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Canada tables final Report of the Legislative Review of the Cannabis Act

Media Partners, Stratcann

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The Government of Canada released its final report on its review of the Cannabis Act, identifying 54 recommendations and 11 observations on how to strengthen and improve the administration of the Act.

The legislative review was designed to look at the impacts the legalization of cannabis had on different aspects of Canadian society, with a focus on use rates among young people, impacts on First Nations Communities, and the impact of people growing cannabis at home. 

The review concludes that there has been “significant progress” made on several of the key objectives of the Cannabis Act, such as the establishment of a regulated framework for cannabis production, the ongoing adoption of legal supply chains by consumers, and a reduction in Canadians facing legal consequences for cannabis possession.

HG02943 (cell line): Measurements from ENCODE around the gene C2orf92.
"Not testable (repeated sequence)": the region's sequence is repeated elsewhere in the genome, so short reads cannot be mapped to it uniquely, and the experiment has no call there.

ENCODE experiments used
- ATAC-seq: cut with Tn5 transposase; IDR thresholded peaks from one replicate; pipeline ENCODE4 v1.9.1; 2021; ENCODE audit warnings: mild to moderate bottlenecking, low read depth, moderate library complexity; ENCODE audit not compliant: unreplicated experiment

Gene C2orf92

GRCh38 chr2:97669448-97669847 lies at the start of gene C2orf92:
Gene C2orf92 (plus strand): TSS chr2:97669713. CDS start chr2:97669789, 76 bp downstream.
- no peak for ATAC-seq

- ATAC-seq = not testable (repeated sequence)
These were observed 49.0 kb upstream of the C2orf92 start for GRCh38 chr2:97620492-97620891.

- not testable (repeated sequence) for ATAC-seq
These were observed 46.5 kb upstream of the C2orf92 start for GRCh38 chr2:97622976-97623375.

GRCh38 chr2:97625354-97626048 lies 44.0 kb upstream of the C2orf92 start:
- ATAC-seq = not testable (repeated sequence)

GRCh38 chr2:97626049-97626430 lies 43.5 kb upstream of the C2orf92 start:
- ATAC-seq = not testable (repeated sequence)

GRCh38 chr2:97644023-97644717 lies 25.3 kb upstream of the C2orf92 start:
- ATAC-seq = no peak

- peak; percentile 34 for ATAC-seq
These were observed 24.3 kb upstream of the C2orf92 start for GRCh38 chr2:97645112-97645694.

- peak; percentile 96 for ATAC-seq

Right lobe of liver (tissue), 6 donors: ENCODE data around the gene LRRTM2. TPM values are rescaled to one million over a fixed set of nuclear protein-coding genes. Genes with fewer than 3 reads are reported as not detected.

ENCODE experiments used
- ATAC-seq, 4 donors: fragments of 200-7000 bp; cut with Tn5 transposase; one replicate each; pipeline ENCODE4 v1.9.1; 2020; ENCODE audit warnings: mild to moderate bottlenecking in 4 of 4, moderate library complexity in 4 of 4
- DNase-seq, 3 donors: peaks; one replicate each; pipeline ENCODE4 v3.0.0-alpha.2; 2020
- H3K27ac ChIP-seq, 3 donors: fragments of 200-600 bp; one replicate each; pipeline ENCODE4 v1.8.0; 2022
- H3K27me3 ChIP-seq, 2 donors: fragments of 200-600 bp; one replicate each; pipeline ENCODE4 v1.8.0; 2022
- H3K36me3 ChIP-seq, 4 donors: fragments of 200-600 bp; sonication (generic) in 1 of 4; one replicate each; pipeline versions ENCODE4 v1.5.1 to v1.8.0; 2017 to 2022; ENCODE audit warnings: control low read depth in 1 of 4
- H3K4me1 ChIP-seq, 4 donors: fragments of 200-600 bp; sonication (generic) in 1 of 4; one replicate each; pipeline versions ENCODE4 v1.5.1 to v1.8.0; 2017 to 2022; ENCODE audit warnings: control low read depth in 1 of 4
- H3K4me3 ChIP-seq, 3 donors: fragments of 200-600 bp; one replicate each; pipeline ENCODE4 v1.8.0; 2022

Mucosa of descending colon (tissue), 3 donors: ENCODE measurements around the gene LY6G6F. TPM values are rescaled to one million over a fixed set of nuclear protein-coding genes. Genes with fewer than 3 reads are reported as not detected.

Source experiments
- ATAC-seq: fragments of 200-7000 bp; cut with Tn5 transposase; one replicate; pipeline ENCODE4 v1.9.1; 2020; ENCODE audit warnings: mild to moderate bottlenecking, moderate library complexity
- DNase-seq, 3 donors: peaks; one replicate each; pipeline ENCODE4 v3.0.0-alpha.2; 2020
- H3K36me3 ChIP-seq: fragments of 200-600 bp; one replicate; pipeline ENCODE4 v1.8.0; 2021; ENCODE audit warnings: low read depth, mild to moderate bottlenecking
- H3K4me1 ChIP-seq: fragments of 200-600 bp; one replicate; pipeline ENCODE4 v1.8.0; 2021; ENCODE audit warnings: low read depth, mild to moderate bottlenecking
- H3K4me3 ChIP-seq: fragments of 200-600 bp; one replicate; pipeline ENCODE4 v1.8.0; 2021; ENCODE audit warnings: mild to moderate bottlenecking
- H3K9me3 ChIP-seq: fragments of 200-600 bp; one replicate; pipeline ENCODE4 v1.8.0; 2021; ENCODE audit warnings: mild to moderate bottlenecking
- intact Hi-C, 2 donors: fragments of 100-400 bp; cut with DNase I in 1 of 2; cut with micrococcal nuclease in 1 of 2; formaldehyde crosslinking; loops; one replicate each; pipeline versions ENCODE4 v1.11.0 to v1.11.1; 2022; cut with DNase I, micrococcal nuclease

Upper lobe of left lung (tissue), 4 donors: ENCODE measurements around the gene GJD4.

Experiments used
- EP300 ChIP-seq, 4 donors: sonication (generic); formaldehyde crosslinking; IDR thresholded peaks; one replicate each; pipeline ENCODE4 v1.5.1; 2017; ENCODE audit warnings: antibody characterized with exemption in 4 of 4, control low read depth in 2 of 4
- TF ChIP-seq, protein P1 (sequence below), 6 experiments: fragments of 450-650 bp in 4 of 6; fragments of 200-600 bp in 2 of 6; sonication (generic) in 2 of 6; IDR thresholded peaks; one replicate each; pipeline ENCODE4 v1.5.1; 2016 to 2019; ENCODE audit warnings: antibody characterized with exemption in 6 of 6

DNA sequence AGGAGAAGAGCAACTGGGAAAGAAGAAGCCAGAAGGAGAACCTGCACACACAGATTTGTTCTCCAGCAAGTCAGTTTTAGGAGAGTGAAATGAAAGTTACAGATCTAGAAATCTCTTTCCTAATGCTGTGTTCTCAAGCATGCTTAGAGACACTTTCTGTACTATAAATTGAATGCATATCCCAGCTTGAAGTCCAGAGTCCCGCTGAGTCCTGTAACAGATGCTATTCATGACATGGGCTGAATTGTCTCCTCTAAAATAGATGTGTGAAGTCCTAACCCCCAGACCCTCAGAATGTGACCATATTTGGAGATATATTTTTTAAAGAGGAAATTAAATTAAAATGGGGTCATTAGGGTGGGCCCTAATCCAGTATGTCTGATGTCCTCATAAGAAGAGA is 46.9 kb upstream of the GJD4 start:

Although there has not been a notable increase in young people in Canada reporting cannabis use, the expert panel still expressed concern about Canada’s historically high youth use rate of cannabis. It also calls for creating and following specific targets to lower youth use rates. 

The panel also expressed concern at the increasing popularity of high-potency THC products, and a need for greater consultation with First Nations and Indigenous communities to address concerns with public health and safety issues, as well as economic opportunities.  

Recognizing the economic challenges facing the legal cannabis industry, the panel also calls on Health Canada to reduce the financial and administrative burden it places on those operating in the legal industry. Recognizing calls for excise tax reform, the panel calls on changes to excise taxes with higher-potency products being subject to more tax than lower-potency products.

Although the panel acknowledges industry calls for a greater THC potency limit for edibles, the panel says that, on balance, the increased risk to public health outweighs those concerns. Because of this, it recommends maintaining the current 10mg THC limit for edibles. 

The panel also calls on changes to federal regulations to allow an in-person access model for medical cannabis through pharmacies, and suggests that home cultivation of cannabis has not raised any issues.

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